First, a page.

Does Google Have a Monopoly?
In response to the news that Google plans to integrate Google Plus with its regular search function, some are crying foul and accusing Google of “monopoly abuse.” But is that really the case? I think Matt Yglesias strikes the right chord as he persuasively counters these claims:
But raising the spectre of antitrust law in this regard is bound to founder on the fact that there’s no monopoly power for Google to be abusing. A 65 percent market share in web search is big, but by no means a monopoly. And there are basically zero barriers to switching from Google Search to Bing. I did it a couple of months ago on my Mobile Safari browsers because Google was annoying me, and there’s no discernable quality difference (I use Chrome on my MacBook Air). Meanwhile Microsoft, which owns Google’s biggest search rival, still has the dominant position in the desktop OS market and the leading web browswer and everyone seems to love their new mobile phone OS.
Beyond Bing-Google competition, it’s also not clear to me that there are any huge barriers to entry here that would prevent Apple or Facebook or Amazon or any other large tech company from entering the web search business if Google started churning out an inferior product. Right now nobody wants to get into the market because nobody has a very credible story to tell about why you should stop using Google. Microsoft got in anyway and has—at great financial cost to itself—strong armed its way into a hefty chunk of market share. But if Google starts really degrading the quality of its search product in a way that erodes its market share, other firms can sweep into the business. A lot of this tech industry vertigal integration is extremely annoying—Apple TV can’t play widely used video formats, Google won’t upgrade its Maps ap for iPhone, etc.—but there’s too much competition for any of it to be illegal.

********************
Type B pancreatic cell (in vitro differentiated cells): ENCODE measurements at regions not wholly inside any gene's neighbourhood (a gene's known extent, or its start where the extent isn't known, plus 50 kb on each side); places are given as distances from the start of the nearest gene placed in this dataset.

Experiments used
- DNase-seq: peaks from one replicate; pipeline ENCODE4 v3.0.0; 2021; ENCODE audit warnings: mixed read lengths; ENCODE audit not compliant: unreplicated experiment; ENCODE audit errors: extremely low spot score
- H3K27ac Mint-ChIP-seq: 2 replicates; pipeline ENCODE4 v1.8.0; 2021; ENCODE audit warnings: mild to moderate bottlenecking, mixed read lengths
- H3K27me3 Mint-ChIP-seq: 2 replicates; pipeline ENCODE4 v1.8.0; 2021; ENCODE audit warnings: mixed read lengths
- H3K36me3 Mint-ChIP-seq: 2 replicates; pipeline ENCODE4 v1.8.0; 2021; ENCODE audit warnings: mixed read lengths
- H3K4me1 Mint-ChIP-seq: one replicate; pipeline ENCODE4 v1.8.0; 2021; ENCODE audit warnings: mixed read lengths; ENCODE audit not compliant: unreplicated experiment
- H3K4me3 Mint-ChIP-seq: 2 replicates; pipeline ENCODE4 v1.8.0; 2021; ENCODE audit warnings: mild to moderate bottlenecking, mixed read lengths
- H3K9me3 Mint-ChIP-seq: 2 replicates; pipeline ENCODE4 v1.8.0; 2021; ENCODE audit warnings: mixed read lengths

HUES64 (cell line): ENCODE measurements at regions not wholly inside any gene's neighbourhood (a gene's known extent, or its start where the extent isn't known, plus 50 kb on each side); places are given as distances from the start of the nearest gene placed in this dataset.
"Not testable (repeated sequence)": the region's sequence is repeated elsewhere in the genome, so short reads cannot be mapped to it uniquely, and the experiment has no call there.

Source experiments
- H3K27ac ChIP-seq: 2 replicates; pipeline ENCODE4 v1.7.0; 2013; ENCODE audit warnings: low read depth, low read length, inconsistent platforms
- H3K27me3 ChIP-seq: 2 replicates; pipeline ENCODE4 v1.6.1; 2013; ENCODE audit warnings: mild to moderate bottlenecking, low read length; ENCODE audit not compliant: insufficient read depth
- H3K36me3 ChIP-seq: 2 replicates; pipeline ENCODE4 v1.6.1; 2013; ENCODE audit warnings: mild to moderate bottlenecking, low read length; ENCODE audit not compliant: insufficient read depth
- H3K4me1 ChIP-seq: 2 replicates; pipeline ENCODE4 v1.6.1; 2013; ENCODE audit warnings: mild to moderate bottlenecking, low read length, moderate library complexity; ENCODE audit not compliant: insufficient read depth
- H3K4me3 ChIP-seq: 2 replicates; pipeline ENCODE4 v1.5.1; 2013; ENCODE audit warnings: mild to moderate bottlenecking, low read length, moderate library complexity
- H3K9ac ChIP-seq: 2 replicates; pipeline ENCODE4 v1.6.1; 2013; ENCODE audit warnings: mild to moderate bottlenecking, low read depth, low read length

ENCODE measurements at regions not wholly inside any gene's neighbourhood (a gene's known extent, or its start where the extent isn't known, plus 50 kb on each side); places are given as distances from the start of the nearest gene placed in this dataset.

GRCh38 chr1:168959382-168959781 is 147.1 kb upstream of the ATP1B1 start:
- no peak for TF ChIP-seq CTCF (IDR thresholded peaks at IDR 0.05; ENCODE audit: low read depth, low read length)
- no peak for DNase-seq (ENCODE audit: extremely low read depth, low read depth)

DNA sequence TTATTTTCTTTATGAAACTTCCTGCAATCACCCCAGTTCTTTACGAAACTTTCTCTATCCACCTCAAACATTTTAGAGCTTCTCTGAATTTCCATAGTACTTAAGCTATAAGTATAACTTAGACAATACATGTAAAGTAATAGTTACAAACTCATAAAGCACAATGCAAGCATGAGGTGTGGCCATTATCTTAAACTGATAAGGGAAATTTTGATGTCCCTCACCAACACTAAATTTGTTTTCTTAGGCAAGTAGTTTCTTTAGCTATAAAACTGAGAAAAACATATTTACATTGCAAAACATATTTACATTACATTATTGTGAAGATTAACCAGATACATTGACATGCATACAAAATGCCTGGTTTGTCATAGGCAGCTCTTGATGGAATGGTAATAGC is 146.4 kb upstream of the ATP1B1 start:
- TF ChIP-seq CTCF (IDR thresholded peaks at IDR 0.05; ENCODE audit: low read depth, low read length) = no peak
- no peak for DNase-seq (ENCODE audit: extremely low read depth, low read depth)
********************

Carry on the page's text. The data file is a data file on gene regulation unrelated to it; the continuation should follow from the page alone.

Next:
Ditto for Timothy Lee over at Forbes:
As a user, I find it useful that Google includes some images in the main search results page when it thinks image results are likely to be relevant. So I certainly wouldn’t be happy if Google eliminated images from search results altogether. Perhaps Google could work with other image search engines to come up with a way for Google to embed their search results on Google pages, but then there’d be endless controversy about which image search engines were eligible, and how Google decided which image search engine results (if any) were displayed for any given search keyword. Alternatively, Google could establish some kind of open API for publishing image search results and let the user pick which image search engine he or she wanted to embed in Google search results, but it’s a safe bet that only a small fraction of users would take advantage of this option, and that would lead to accusations that Google was sabotaging the option by not making it prominent enough, by causing third-party image search results to load more slowly than native Google image search results, etc.
Fortunately, there’s another option that avoids all these complexities: if you don’t like Google’s image search, you can click on your browser’s URL bar, type “picsearch.com” (or “images.search.yahoo.com”, “www.bing.com/images”, etc) and press enter. Thanks to the magic of the DNS system, you can access any one of thousands of non-Google websites without any help from Google.
Now, Edelman and others will say this is unfair to Google’s competitors, and I suppose that in some sense it is. But so what? The point of competition is to get consumers the best possible products and services, not to guarantee that every product has a precisely equal chance of succeeding. The inclusion of images makes Google a better search engine. And any consumer who is dissatisfied with Google Image Search can switch to an alternative in a matter of seconds.
Disclosure: I own Google stock.
Image via New York Times